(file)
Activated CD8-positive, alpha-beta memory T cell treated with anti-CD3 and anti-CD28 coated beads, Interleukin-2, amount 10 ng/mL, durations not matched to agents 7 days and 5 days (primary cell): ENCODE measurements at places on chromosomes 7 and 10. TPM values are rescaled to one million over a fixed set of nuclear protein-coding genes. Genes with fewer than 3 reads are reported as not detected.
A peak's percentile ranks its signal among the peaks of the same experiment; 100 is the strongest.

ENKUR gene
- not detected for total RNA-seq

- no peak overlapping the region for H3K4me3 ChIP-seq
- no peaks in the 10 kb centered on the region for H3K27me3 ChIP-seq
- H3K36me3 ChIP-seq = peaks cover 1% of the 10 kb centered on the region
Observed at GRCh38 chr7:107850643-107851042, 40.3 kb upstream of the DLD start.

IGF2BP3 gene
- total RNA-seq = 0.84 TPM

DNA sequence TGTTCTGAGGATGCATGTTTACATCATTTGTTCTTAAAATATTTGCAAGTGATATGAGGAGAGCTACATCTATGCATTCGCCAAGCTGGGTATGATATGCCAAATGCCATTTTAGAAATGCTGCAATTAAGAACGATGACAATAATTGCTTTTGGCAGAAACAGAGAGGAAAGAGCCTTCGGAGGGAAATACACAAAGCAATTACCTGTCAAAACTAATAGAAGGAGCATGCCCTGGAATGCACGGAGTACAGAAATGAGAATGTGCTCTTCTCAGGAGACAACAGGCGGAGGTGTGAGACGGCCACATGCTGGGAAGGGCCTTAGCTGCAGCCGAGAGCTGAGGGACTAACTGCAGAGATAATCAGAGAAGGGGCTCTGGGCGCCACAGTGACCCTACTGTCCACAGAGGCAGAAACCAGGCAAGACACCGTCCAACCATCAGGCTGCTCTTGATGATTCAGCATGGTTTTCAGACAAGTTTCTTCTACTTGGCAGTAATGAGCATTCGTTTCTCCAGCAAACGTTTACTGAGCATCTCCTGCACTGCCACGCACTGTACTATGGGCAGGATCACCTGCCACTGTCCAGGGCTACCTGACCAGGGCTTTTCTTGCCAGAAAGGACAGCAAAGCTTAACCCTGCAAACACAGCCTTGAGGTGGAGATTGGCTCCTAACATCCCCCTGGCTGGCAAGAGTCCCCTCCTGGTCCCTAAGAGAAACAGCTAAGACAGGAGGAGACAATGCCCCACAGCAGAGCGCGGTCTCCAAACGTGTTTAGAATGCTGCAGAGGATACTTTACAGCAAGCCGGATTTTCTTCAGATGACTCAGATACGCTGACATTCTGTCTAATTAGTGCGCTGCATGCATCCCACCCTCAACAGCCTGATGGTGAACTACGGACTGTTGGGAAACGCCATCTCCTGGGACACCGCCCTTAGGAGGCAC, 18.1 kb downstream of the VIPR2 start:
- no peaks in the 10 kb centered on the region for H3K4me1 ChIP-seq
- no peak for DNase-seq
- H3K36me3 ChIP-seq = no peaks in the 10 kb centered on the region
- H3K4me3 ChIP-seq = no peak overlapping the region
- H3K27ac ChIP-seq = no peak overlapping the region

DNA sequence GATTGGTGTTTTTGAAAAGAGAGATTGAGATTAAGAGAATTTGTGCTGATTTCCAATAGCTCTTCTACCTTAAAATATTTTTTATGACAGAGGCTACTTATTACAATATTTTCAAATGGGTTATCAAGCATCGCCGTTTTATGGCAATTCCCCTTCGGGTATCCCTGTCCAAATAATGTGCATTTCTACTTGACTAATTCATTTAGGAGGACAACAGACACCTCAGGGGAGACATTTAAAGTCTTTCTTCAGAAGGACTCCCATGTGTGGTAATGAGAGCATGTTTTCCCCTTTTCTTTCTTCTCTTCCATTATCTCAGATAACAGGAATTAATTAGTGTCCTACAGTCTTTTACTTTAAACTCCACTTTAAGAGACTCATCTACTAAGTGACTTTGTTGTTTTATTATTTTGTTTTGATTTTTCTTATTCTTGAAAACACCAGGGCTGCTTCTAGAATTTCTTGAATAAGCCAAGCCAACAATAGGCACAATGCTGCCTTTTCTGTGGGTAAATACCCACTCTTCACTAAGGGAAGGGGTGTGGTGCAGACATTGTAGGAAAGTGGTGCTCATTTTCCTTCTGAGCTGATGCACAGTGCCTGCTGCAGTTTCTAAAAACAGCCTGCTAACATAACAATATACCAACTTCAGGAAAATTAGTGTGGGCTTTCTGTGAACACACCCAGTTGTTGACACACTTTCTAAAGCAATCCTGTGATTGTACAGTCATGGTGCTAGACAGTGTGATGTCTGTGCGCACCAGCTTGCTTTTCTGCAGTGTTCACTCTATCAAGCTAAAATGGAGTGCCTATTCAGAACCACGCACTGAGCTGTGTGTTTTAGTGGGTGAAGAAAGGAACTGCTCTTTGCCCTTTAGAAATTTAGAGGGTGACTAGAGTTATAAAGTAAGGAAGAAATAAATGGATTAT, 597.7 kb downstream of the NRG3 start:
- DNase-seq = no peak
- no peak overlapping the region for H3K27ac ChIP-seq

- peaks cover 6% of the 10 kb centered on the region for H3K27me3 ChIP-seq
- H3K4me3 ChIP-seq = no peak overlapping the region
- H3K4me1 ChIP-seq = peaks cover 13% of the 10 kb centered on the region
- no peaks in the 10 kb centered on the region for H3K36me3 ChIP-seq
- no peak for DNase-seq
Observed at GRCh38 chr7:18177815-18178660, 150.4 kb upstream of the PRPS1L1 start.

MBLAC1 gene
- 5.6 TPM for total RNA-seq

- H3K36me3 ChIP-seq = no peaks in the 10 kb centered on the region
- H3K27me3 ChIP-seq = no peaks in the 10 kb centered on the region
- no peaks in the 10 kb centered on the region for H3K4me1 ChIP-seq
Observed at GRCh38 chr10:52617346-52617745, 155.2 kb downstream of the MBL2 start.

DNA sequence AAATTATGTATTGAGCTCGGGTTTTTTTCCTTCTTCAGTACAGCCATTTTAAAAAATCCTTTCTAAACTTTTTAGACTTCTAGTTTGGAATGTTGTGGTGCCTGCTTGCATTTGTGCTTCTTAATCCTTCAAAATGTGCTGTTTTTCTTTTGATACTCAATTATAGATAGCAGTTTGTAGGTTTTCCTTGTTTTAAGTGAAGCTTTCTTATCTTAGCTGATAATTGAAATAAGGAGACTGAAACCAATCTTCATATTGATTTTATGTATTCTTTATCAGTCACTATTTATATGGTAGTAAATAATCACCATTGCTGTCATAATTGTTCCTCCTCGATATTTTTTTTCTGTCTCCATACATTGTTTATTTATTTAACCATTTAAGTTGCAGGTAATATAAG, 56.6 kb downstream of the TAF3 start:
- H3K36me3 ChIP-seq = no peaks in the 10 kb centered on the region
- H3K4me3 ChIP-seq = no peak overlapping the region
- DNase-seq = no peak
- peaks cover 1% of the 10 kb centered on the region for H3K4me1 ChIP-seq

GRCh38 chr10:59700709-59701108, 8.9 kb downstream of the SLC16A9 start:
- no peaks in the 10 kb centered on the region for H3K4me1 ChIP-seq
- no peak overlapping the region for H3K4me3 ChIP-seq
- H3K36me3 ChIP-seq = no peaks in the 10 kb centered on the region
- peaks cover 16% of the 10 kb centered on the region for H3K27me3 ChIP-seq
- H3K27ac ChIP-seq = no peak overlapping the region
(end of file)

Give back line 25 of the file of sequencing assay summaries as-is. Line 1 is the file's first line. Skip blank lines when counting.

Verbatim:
Observed at GRCh38 chr7:18177815-18178660, 150.4 kb upstream of the PRPS1L1 start.